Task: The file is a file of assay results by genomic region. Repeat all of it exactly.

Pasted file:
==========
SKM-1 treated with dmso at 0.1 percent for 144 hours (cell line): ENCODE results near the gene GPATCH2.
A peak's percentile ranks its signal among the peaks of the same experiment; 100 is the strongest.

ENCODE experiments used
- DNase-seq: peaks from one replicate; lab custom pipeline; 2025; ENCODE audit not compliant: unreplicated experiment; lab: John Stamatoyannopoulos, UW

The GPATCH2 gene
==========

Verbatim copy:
SKM-1 treated with dmso at 0.1 percent for 144 hours (cell line): ENCODE results near the gene GPATCH2.
A peak's percentile ranks its signal among the peaks of the same experiment; 100 is the strongest.

ENCODE experiments used
- DNase-seq: peaks from one replicate; lab custom pipeline; 2025; ENCODE audit not compliant: unreplicated experiment; lab: John Stamatoyannopoulos, UW

The GPATCH2 gene